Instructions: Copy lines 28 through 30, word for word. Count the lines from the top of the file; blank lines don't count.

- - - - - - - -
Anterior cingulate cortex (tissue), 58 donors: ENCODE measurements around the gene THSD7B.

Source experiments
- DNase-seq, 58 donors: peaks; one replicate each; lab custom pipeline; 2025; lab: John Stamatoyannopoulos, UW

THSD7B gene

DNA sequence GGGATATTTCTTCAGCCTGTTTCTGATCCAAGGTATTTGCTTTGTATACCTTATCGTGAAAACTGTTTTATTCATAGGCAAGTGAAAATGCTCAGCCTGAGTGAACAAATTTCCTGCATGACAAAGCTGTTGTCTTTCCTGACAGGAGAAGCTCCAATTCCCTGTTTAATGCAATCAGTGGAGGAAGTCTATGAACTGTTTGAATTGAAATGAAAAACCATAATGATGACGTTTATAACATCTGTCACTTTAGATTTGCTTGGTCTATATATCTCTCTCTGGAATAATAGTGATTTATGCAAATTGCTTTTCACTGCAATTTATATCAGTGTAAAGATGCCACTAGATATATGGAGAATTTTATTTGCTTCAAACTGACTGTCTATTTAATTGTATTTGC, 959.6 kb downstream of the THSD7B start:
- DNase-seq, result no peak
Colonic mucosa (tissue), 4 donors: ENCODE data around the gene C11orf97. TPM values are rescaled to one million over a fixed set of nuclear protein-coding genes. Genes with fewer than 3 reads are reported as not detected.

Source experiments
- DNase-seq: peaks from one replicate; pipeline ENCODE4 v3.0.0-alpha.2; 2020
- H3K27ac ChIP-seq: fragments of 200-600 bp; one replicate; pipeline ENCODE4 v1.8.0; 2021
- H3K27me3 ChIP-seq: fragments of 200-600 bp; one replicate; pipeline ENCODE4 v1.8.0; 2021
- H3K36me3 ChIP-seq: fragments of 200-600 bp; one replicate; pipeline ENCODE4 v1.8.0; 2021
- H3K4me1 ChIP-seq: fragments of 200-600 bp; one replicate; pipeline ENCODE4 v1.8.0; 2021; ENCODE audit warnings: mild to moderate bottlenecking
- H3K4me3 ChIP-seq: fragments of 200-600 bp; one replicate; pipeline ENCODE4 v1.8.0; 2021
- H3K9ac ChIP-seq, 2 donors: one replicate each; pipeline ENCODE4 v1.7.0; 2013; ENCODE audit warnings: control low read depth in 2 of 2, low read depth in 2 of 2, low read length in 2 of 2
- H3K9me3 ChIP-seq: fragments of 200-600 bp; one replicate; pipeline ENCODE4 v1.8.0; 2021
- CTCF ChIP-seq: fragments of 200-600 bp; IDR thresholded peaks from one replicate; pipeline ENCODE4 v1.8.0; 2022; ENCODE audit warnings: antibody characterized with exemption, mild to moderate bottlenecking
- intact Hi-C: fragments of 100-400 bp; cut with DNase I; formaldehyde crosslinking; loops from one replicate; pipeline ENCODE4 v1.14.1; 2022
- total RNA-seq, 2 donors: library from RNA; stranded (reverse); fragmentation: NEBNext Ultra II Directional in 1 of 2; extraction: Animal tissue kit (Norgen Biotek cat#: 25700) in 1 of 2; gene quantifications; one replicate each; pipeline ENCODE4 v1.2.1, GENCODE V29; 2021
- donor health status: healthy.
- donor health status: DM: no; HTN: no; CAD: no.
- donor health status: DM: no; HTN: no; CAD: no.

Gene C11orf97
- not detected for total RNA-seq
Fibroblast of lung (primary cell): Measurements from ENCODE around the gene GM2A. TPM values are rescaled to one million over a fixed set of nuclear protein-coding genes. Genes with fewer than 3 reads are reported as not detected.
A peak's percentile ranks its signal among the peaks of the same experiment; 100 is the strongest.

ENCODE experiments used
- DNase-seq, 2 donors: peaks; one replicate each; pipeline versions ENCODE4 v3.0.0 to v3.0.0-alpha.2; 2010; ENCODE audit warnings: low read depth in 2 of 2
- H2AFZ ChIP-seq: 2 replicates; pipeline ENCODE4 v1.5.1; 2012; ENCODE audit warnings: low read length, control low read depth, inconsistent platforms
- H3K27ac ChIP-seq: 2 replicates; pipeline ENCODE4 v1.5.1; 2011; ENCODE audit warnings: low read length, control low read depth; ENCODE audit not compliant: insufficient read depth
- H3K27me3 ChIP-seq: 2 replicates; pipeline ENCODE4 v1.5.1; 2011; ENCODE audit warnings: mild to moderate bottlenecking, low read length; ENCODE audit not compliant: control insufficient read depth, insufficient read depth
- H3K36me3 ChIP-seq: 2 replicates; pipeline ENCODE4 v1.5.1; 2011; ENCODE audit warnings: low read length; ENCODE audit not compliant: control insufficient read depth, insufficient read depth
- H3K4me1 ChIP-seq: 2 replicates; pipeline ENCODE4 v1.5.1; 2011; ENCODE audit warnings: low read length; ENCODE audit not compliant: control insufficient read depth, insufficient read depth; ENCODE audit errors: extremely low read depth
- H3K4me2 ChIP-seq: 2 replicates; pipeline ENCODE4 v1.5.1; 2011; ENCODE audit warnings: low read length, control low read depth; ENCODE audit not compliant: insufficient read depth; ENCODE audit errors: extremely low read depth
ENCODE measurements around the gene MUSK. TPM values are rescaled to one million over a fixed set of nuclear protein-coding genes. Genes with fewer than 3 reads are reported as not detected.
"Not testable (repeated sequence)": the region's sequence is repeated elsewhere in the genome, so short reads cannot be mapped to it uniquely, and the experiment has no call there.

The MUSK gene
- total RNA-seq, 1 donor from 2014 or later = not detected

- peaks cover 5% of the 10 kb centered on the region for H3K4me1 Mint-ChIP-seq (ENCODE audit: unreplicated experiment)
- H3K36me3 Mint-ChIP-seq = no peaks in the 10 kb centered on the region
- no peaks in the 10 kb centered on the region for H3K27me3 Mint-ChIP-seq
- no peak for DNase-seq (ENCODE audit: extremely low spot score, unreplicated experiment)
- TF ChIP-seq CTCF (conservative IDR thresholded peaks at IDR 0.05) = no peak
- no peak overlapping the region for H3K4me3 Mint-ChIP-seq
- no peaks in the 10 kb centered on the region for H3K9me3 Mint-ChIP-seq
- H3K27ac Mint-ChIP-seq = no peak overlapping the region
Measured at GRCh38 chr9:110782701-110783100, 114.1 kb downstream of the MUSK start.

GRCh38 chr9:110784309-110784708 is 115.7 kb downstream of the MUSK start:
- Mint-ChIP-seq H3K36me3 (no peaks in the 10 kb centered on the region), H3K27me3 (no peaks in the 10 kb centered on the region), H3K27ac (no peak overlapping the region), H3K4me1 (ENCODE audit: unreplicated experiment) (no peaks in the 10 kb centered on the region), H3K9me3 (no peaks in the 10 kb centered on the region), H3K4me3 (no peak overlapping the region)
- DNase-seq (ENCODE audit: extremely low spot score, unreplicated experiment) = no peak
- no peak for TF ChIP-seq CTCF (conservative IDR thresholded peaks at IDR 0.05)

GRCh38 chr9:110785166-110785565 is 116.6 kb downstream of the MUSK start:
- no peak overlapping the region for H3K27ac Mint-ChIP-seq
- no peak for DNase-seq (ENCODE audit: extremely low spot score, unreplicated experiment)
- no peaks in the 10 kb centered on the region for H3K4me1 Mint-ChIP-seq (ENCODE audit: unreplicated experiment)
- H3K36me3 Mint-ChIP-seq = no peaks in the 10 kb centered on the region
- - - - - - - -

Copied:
- DNase-seq, 2 donors: peaks; one replicate each; pipeline versions ENCODE4 v3.0.0 to v3.0.0-alpha.2; 2010; ENCODE audit warnings: low read depth in 2 of 2
- H2AFZ ChIP-seq: 2 replicates; pipeline ENCODE4 v1.5.1; 2012; ENCODE audit warnings: low read length, control low read depth, inconsistent platforms
- H3K27ac ChIP-seq: 2 replicates; pipeline ENCODE4 v1.5.1; 2011; ENCODE audit warnings: low read length, control low read depth; ENCODE audit not compliant: insufficient read depth